Heriot-Watt's Institute of Photonics & Quantum Sciences uses the Deben Microtest 2 kN tensile stage to characterise ceramics and engineering plastics January 21st, 2016

Multiple uses for the JPK NanoWizard AFM system in the Smart Interfaces in Environmental Nanotechnology Group at the University of Illinois at Urbana-Champaign January 20th, 2016

Announcements

Composite Pipe Long Term Testing Facility February 10th, 2016

Scientists take nanoparticle snapshots February 10th, 2016

Chemical cages: New technique advances synthetic biology February 10th, 2016

New thin film transistor may lead to flexible devices: Researchers engineer an electronics first, opening door to flexible electronics February 10th, 2016

Energy

New thin film transistor may lead to flexible devices: Researchers engineer an electronics first, opening door to flexible electronics February 10th, 2016

Canadian physicists discover new properties of superconductivity February 8th, 2016

Host-guest nanowires for efficient water splitting and solar energy storage February 7th, 2016

February 4th, 2016

Automotive/Transportation

Canadian physicists discover new properties of superconductivity February 8th, 2016

Researchers develop completely new kind of polymer: Hybrid polymers could lead to new concepts in self-repairing materials, drug delivery and artificial muscles January 30th, 2016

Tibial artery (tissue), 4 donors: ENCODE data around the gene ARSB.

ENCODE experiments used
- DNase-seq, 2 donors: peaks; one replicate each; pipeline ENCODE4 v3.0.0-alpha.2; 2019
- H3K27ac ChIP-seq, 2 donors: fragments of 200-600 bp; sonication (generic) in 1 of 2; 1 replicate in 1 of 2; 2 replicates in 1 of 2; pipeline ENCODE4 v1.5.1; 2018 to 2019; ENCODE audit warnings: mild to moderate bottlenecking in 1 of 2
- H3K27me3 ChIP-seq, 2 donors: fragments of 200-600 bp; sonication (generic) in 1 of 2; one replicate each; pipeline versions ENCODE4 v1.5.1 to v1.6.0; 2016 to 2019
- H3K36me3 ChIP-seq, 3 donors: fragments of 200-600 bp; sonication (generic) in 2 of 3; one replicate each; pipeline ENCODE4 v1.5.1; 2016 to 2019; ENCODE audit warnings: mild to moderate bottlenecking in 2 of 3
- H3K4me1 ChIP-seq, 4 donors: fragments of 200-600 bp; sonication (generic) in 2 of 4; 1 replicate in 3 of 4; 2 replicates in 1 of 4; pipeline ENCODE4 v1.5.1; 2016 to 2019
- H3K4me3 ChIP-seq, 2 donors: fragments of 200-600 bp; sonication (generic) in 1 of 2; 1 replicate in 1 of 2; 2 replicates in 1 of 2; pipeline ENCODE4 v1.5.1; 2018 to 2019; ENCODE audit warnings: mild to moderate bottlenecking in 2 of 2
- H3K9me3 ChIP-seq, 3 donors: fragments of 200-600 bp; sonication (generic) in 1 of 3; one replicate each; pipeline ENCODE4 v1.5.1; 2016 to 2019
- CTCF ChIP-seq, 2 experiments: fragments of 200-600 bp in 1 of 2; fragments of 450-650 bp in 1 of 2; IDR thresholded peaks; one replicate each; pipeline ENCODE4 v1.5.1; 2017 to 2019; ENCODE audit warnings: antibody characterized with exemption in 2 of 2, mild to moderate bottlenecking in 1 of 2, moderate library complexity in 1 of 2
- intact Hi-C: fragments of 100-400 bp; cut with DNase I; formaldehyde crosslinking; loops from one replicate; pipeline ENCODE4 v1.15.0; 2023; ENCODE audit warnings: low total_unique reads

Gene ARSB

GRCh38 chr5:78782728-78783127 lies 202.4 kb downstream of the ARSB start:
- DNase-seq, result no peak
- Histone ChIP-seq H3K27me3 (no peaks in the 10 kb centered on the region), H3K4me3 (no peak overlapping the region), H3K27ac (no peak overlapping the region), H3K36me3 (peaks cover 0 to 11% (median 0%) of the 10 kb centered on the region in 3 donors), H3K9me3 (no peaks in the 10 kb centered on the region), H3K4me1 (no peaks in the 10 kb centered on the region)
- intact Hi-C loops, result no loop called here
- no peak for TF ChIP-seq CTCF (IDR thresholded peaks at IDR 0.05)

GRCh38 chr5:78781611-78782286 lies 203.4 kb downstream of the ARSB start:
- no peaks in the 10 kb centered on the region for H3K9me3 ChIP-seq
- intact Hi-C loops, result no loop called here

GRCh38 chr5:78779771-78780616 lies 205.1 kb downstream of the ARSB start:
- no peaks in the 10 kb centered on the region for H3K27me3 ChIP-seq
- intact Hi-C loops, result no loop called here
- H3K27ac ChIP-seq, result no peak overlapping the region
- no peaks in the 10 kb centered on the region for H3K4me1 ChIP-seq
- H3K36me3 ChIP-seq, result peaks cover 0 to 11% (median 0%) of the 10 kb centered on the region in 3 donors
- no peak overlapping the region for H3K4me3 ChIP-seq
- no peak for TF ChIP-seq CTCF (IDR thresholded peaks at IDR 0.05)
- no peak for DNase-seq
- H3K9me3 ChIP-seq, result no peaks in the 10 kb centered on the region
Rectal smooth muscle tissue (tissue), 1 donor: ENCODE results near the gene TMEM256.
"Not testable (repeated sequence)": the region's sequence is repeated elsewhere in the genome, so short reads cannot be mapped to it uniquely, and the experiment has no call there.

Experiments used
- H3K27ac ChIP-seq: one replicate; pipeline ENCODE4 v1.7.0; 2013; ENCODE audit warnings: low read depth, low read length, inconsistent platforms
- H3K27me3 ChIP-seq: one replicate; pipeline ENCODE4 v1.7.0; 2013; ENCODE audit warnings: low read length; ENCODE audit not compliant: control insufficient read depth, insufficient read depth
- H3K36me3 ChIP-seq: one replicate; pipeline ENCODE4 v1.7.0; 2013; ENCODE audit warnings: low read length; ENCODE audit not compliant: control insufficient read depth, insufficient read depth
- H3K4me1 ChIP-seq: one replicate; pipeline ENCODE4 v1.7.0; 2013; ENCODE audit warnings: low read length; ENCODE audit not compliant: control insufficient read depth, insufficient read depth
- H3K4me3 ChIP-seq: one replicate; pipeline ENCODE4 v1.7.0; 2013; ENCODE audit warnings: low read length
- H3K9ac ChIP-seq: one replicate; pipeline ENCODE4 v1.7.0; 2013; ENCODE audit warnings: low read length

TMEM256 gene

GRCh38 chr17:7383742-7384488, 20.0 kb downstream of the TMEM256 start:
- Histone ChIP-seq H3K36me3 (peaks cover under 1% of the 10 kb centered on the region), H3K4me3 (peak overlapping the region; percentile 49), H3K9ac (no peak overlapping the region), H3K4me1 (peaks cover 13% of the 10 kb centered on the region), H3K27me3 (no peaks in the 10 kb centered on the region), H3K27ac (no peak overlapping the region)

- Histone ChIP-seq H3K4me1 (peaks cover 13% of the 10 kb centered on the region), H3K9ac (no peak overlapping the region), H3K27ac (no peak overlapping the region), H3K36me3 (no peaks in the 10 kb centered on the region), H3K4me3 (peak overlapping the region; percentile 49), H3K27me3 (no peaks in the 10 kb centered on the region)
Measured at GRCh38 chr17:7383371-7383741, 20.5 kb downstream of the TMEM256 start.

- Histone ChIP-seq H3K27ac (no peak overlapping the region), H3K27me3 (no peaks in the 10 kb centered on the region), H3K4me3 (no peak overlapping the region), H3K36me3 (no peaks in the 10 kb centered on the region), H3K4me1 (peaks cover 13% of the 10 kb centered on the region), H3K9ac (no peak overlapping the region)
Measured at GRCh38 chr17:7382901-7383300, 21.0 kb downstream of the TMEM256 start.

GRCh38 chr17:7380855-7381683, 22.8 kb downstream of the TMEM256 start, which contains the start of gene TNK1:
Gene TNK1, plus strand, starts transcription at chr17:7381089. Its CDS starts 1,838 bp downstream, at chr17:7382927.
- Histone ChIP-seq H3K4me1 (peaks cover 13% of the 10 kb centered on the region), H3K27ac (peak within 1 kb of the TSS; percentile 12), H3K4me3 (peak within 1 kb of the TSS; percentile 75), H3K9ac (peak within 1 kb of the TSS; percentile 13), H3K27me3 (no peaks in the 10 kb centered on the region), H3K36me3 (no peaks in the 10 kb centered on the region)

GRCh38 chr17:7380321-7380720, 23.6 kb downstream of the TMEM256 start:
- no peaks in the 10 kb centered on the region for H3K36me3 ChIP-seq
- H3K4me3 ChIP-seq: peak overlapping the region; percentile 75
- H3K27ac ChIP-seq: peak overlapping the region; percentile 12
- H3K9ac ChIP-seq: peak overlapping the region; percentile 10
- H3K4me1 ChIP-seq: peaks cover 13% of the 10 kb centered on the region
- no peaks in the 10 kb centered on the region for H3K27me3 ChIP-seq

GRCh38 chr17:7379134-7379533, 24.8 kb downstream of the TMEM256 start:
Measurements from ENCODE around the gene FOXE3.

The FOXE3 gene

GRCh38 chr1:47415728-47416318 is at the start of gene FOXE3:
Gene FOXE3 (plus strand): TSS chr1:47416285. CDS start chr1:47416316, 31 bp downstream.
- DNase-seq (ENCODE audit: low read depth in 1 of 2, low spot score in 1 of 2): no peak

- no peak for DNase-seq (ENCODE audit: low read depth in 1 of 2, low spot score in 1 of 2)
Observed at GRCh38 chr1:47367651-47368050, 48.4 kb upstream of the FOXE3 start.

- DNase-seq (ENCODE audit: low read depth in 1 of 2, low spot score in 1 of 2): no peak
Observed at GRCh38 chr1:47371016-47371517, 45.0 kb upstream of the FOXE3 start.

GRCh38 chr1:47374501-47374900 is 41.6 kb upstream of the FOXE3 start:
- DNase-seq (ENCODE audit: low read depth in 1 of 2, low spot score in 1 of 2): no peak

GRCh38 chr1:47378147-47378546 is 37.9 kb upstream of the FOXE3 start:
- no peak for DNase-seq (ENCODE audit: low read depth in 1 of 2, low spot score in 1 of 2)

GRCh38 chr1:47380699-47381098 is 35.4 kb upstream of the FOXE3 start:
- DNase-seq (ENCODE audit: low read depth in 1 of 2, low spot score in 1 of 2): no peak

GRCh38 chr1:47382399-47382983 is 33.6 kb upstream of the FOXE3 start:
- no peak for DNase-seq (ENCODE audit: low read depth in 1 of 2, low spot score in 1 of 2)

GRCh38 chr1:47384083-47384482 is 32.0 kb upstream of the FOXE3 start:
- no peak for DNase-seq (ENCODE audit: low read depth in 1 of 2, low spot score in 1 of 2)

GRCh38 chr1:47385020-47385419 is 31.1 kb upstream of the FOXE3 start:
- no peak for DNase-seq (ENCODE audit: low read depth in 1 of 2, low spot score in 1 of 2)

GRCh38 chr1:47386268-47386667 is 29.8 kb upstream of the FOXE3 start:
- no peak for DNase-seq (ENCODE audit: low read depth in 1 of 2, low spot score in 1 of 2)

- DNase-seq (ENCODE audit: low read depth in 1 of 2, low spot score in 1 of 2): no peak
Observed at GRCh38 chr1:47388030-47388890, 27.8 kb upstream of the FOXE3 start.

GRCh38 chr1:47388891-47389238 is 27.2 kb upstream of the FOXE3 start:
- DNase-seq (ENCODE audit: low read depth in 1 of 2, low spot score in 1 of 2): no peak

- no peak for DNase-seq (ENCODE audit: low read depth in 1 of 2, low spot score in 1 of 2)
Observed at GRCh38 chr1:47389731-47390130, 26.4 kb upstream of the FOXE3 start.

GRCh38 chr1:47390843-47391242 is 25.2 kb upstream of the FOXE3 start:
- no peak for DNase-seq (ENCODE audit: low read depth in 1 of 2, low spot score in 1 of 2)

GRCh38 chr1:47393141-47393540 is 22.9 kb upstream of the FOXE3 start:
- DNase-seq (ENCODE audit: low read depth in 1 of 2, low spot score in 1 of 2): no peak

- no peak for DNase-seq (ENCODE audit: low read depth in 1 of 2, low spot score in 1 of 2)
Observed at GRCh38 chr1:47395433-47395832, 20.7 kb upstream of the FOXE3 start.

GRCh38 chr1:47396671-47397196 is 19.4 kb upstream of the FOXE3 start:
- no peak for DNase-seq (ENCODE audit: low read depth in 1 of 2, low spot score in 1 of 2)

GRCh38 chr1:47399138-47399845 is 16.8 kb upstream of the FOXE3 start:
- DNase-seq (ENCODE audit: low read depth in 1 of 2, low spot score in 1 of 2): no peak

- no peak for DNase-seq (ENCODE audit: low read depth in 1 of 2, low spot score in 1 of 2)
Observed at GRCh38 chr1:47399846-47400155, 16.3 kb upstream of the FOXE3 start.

An alternative to platinum: Iron-nitrogen compounds as catalysts in graphene January 28th, 2016

LC.300 Series Nanopositioning Controller from nPoint January 28th, 2016

Research partnerships

Chemical cages: New technique advances synthetic biology February 10th, 2016

SUNY Poly and GLOBALFOUNDRIES Announce New $500M R&D Program in Albany To Accelerate Next Generation Chip Technology: Arrival of Second Cutting Edge EUV Lithography Tool Launches New Patterning Center That Will Generate Over 100 New High Tech Jobs at SUNY Poly February 9th, 2016

Making sense of metallic glass February 9th, 2016

Nanoscale cavity strongly links quantum particles: Single photons can quickly modify individual electrons embedded in a semiconductor chip and vice versa February 8th, 2016

NanoNews-Digest
The latest news from around the world, FREE




  Premium Products
NanoNews-Custom
Only the news you want to read!
 Learn More
NanoTech-Transfer
University Technology Transfer & Patents
 Learn More
NanoStrategies
Full-service, expert consulting
 Learn More











ASP
Nanotechnology Now Featured Books




NNN

The Hunger Project







Car Brands
Buy website traffic